Battle High: San Bruno is another entrant in the now returned fighting genre, but how exactly does it fare with the increasing standards for kicking the living hell out of each other with a bunch of weirdos?
While a basic premise holds the rather lame characters together, it takes inspiration from every other fighting game in which they all want something and it just so happens, one person holds the key to it. Originality isn’t what shines in San Bruno and the text tid-bits just adds to this weird charm of lackluster-ness surrounding it.
Battle High has a shallow depth to its fighting system with the regular ‘quarter circle and punch’ (and the like) combos to try out on the 360 D-Pad. It works really well and is genuinely a great thing, regardless of the shallow nature, but only if you decide to play against another human. The AI is broken beyond belief, (other than the final fight for some weird reason) and usually results in them being backed into a corner or having erratic spasms of rubber banding (the act in which the computer tries to catch up with you and present more of a challenge). This is easily blocked and ends up being that classic scene where you hold out your hand, pressing against the head of your brother and he’s wailing away at thin air as you stand at a safe distance. While the controls work, I’d recommend you go with an arcade stick, as if you’re not the best at getting combos out (stick or no stick), you’ll find San Bruno‘s list of combos a bit tricky as they’re all unreasonably designed, in my opinion. A super move it may be, it doesn’t mean I should have to press the D-Pad in ways it shouldn’t go! I won 99% of the fights by repeatedly doing a fierce kick and forcing them to the other side of the screen while rolling my eyes waiting for the health bar to deplete.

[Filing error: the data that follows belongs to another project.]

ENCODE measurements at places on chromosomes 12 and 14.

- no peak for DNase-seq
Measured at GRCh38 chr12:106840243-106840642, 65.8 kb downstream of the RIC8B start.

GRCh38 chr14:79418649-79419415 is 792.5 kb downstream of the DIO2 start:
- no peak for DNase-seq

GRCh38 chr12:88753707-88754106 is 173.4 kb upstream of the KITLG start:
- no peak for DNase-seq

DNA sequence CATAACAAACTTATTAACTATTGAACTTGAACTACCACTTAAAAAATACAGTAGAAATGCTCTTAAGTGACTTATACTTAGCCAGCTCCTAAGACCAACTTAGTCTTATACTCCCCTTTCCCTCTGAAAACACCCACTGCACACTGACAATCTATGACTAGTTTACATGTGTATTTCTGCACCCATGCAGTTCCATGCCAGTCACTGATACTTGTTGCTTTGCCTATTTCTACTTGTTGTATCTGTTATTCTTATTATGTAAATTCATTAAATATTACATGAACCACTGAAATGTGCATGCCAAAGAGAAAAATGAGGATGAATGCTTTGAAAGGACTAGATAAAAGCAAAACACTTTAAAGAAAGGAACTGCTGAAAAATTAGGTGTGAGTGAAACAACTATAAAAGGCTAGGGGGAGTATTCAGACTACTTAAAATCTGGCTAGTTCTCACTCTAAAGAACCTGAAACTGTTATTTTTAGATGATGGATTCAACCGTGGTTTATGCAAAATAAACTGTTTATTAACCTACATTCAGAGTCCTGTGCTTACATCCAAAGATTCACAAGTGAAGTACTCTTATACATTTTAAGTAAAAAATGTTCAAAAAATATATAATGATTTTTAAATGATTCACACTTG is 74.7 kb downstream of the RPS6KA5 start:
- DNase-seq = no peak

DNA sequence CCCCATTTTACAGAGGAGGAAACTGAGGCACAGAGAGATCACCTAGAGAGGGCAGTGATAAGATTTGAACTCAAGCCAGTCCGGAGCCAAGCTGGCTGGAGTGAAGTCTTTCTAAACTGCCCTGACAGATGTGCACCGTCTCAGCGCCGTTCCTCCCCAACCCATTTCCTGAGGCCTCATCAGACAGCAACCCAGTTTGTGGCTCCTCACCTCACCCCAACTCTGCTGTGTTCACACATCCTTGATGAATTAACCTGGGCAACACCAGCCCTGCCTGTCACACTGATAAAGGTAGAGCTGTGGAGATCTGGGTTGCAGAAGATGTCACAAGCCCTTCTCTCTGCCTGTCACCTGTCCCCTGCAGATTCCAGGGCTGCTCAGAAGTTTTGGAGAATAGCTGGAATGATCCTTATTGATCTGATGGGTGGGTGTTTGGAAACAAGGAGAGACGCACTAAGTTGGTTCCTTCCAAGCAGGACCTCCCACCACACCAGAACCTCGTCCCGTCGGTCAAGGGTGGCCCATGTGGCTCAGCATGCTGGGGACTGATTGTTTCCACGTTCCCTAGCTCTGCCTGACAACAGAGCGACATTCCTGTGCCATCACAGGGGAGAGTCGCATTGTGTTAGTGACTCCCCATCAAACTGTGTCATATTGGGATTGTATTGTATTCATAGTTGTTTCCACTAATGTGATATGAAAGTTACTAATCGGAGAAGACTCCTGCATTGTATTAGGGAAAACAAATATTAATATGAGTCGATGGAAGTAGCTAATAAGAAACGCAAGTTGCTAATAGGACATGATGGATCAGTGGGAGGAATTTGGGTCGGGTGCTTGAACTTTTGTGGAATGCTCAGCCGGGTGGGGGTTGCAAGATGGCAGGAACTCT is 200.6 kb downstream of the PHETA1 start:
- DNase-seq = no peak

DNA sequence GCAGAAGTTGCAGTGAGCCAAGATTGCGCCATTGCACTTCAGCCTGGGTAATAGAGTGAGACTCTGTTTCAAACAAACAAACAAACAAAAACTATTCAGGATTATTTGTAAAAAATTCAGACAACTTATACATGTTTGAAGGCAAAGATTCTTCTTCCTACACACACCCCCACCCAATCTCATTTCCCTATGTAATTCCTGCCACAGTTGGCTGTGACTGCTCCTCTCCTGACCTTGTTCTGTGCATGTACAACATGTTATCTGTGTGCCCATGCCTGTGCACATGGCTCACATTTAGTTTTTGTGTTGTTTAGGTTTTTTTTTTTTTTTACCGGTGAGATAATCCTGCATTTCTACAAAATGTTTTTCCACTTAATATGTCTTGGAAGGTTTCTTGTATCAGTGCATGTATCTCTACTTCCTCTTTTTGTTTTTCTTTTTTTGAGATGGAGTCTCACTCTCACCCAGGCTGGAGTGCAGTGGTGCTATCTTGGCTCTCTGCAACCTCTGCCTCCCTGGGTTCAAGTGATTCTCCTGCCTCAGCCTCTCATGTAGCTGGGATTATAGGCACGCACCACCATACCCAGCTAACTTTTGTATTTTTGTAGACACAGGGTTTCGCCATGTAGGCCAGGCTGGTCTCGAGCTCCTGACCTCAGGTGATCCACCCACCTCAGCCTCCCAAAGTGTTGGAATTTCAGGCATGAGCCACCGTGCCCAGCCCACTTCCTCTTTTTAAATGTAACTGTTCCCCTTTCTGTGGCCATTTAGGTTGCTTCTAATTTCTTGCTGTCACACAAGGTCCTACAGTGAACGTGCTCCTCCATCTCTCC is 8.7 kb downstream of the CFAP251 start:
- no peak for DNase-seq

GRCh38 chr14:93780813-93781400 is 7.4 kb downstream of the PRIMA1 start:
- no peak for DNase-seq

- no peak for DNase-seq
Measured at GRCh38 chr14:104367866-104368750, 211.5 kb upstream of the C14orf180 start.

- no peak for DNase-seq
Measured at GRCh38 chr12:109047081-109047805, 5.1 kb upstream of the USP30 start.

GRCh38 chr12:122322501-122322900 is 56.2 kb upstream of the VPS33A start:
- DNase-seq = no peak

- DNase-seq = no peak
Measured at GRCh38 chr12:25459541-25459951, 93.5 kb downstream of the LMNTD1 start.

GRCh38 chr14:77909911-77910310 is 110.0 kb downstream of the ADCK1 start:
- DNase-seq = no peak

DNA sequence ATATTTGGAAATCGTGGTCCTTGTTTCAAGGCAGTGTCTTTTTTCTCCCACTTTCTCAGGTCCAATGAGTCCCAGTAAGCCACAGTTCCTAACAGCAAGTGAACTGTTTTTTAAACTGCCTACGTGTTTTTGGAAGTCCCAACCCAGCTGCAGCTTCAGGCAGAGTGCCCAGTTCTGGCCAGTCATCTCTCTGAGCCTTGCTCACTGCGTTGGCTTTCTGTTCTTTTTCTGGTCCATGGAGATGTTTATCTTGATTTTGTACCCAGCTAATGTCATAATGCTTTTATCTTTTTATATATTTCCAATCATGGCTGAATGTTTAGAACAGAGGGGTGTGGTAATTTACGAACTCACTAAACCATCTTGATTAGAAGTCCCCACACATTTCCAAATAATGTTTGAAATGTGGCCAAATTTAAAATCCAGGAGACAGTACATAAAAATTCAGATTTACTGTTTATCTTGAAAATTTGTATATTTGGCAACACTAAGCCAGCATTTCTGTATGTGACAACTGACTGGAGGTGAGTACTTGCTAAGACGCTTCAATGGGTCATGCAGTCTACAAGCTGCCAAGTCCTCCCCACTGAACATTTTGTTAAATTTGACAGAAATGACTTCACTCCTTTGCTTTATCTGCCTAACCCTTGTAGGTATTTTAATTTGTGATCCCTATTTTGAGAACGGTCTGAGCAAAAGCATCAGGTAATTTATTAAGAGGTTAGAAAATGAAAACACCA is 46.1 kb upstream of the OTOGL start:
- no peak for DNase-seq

San Bruno’s sprites are smooth and look good. There is no real blockiness and the animations are pretty slick and blend into one another during combat. It’s just a dire shame that the characters and personality surrounding the animations have the horrible habit of being sleep inducing and down right rubbish. The backgrounds are horrific as well, mucky pixel art and lazy animations plague them, making me wish I could just have an arena similar to Street Fighter 4′s training room to do battle in.
The game has this feel that we left behind in the 90′s and that most indie developers have tackled and actually gotten right, but Battle High: San Bruno feels like one of those rip-off games you’d find at the bottom of a bargain bin for the dollar asking price, it works and all, but it is just missing that certain charm and just feels all a bit average. If you’re interested in the indie market on Xbox Live, there are plenty of great games already on there for the same price and the recent Indie Game Summer Uprising defiantly has far superior games to offer.
Some people say I can’t complain about a game made by a few guys in their room and put out for a dollar but if I were to do that for every iPhone game, indie game and budget title, I’d be making excuses for everything and anything in the long run. I’m not going to judge a game differently as to whether it’s free or a dollar, sure I might merit the team for efforts and ideas, but if it all falls apart at the end of the day, I’m not going to give them the gold sticker.